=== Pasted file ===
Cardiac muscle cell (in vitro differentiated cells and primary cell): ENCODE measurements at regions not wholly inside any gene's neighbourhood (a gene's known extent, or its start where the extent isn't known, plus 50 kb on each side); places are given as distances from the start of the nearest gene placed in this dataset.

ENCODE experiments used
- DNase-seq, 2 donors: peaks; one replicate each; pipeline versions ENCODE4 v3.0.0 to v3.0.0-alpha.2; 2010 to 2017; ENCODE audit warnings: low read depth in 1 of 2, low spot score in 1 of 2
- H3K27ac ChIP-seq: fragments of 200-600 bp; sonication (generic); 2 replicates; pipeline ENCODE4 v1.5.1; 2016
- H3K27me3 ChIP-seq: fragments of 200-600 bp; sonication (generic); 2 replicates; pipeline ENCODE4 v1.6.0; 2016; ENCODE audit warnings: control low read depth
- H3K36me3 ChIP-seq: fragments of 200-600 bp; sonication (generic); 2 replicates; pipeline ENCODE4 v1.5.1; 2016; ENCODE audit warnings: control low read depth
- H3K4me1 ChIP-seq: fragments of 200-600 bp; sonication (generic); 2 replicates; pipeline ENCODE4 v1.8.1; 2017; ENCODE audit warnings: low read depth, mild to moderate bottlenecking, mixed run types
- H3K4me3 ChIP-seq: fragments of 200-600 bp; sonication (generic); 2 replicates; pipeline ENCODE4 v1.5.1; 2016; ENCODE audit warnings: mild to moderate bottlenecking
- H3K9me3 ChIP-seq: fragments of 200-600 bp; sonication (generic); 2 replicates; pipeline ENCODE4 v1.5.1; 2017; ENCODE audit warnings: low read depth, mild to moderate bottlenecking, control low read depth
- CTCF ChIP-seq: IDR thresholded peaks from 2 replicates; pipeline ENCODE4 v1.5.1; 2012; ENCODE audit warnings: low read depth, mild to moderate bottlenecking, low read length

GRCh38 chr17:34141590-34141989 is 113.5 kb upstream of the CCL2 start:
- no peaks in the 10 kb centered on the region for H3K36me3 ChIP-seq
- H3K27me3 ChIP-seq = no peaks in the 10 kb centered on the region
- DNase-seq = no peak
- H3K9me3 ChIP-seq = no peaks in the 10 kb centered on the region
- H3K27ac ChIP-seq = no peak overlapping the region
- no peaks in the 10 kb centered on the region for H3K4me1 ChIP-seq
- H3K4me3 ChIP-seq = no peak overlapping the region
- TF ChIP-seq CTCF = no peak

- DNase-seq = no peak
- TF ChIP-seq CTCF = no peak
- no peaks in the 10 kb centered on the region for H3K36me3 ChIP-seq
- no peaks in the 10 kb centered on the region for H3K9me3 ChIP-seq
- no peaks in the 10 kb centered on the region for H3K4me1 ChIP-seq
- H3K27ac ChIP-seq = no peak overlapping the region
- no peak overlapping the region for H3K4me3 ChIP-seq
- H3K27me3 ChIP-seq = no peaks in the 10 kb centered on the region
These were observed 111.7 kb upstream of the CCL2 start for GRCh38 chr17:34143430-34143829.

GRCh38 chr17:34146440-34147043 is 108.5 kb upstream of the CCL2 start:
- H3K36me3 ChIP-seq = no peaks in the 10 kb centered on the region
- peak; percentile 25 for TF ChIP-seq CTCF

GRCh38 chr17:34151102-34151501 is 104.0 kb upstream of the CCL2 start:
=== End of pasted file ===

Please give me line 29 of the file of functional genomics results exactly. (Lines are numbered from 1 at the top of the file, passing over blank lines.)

GRCh38 chr17:34146440-34147043 is 108.5 kb upstream of the CCL2 start: